But Public Money in Undisclosed ‘Alternative’ Funds May Mask Stakes in Firearms Companies
Massachusetts is the latest state to join an effort to divest public and pension funds of investments in gunmakers.
State Treasurer Deborah Goldberg wants the state legislature to pass a law requiring the state to dump pension investments in gun manufacturers. She said this would affect about $2 million in the pension plan’s $101.5 billion in investments.
“It is unacceptable that we as a country continue to live in a seemingly endless cycle of gun violence,” Goldberg said. “Traditional approaches are not working, and we must do what we can to potentially save lives.”
Goldberg previously asked the state legislature to do this but didn’t succeed.
In Nevada, state Treasurer Zach Conine, who oversees more than $49 billion in investments, wants to divest from companies that sell or make assault weapons. The investments, which won’t be sold at a loss, are expected to affect less than 1% of the state’s investments. Pension funds would not be affected by Conine’s plan.
“It’s time Nevada started investing in a better future where our children aren’t slaughtered in classrooms,” Conine said.
There have been 248 mass shootings so far this year, according to the Gun Violence Archive. More than 18,940 people have died so far this year after being shot. Fifty-nine people died in 2017 after being shot at a Las Vegas music festival, the deadliest mass shooting in our country’s modern history.
Connecticut, Rhode Island and New York City have also chosen to divest from assault weapon manufacturers.
Pension fund managers chasing higher returns have put tens of billions of dollars in risky alternative investments such as private equity, real estate funds and hedge funds. These investments charge higher fees than the staid stocks and bonds that pension money was traditionally invested in, and pension fund managers often don’t completely know what these alternatives are invested in.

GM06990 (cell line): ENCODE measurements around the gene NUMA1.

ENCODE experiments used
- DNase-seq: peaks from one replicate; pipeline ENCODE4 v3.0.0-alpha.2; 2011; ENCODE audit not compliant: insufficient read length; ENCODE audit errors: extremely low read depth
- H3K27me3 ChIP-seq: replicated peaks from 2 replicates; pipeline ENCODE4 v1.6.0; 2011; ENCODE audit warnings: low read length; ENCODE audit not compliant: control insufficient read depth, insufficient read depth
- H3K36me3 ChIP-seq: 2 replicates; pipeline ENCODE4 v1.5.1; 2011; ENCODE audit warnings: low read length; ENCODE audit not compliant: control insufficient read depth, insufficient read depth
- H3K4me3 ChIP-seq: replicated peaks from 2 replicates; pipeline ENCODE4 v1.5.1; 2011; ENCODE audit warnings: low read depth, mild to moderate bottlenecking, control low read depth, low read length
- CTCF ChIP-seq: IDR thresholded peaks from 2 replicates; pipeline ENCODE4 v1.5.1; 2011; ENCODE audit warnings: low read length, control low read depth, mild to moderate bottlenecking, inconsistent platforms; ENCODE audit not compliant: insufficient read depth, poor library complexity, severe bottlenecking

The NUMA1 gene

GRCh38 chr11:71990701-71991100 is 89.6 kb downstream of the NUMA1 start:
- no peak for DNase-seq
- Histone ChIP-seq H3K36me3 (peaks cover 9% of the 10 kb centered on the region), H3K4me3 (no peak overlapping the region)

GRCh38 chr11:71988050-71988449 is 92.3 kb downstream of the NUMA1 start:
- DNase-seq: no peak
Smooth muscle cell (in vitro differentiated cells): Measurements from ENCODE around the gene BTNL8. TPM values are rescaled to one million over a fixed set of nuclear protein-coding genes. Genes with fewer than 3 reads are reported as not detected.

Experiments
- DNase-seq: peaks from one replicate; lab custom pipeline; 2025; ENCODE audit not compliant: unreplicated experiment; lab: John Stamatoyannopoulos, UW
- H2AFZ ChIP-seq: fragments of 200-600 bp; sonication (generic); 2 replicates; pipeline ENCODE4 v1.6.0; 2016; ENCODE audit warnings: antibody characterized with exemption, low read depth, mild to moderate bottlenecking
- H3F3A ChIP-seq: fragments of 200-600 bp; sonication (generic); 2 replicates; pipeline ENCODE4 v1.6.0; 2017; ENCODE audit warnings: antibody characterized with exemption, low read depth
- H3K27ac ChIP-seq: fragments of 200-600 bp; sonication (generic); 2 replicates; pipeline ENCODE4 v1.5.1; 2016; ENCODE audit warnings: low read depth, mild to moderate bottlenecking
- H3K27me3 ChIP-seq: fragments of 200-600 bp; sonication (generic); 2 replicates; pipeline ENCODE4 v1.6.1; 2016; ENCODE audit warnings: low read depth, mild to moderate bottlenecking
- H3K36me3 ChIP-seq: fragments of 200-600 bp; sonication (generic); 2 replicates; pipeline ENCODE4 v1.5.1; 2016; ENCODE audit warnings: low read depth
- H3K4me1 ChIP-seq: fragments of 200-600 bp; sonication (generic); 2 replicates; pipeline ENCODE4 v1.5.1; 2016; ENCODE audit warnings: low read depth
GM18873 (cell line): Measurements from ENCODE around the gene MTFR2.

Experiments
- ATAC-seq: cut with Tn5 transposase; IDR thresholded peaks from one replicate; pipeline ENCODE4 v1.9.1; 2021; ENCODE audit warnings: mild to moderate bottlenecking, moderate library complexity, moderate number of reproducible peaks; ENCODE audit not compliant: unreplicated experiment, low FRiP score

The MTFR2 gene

Edward Siedle, a former attorney with the U.S. Securities and Exchange Commission, said state investment officials often don’t know what investments are held by hedge funds and other alternative investments.
“It’s a black box,” said Siedle. “Nobody knows what’s in there. I can assure you that the … funds that invest in ‘alternative investments’ don’t know what those funds are actually invested in.”
A Pew Charitable Trusts report in May on our country’s 73 largest state public pensions found that investments in alternatives had doubled since 2006 with about a fourth of public pension funds in alternative investments in 2019.
In Nevada, the State Board of Finance would have to approve Conine’s plan for investments held by the state’s $527 million school fund, its $7.2 billion general portfolio and the $2.4 billion local government investment pool.
Two of the four members of the finance board—Conine and state controller Catherine Byrne—are Democrats. Member Brian Sagert is independent, and member Teresa Courrier is a Republican.
Conine also wants the trustees who oversee the state’s $39 billion college savings plans to divest. Conine is the nonvoting chair of the college savings plan board. Andrew Martin, a CPA and certified fraud examiner, is the other Democrat on the board.
Board member Jeff Haag is nonpartisan. Member Tiffany Greenameyer is Republican. Board member Andrew Clinger is listed as nonpartisan in a financial disclosure form, but Nevada’s voter database lists him as a Republican.
Correction: An earlier version of the story said the Nevada State Board of Finance oversees the Nevada Higher Education Prepaid Tuition Trust. It doesn’t. The Trust is overseen by the College Savings Plan Board.